Turloughs are grassy hollows, sometimes extending over many acres, which, during wet weather, fill with water through subterranean passages in the rock, and empty by the same means. The rate of the rise and fall, and the duration and frequency, of the flooding varies from turlough to turlough, being dependant on several factors connected with underground drainage.

These changes are in many cases quite rapid; an appreciable amount of water can collect in one hour, and disappear in an equally short time. Some turloughs hold permanent water on their floors, others show no water at all when flooding is absent, the bottom as well as the sides being covered with a rich green sward. The effect of the frequent flooding in the turloughs is to alter profoundly the character of the vegetation. A dense covering of plants still prevails, but its composition is different from that of the limestone pavements.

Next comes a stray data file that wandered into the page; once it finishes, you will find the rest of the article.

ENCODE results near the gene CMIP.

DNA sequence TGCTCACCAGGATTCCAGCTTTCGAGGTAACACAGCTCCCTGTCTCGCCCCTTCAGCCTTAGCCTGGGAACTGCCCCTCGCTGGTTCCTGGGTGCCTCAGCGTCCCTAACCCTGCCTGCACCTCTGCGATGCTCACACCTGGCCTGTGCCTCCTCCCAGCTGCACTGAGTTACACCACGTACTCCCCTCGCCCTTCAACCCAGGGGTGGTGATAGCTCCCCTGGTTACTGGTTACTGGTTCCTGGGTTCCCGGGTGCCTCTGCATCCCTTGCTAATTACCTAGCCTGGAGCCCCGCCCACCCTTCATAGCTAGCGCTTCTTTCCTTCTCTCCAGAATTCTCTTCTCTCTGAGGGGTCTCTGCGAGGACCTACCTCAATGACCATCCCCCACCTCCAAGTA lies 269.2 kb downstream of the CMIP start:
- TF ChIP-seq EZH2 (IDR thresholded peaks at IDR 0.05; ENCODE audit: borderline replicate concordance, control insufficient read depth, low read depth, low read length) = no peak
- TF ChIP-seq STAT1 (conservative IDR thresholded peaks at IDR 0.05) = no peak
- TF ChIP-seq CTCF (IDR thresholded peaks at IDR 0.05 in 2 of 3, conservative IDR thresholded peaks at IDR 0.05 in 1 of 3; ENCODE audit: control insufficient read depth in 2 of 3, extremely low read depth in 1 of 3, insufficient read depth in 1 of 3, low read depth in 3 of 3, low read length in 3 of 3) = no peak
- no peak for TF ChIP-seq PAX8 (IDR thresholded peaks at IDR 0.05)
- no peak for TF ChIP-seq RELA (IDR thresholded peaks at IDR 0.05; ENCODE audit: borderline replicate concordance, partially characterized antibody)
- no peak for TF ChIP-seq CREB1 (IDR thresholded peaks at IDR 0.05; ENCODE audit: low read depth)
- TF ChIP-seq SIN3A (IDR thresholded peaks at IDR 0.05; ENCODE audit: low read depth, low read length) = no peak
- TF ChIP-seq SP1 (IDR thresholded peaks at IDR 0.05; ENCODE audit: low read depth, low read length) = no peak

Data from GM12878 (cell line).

The contrast between the areas which are subject to flooding and those free from it is increased because intermittent inundation and the very light deposit of limy sediment produces a sward particularly beloved by herbivorous animals, large and small. The vegetation of the turloughs is usually nibbled to the last leaf, and all are much dwarfed.

The most abundant plants are those which can best withstand submergence, or grazing, or both. There is a total absence of rushes, willows, alder and many other plants which one associates with marshes or wet ground. Many types of violet, shrubby cinquefoil and flecked marsh orchid are some of the plants which are found here.


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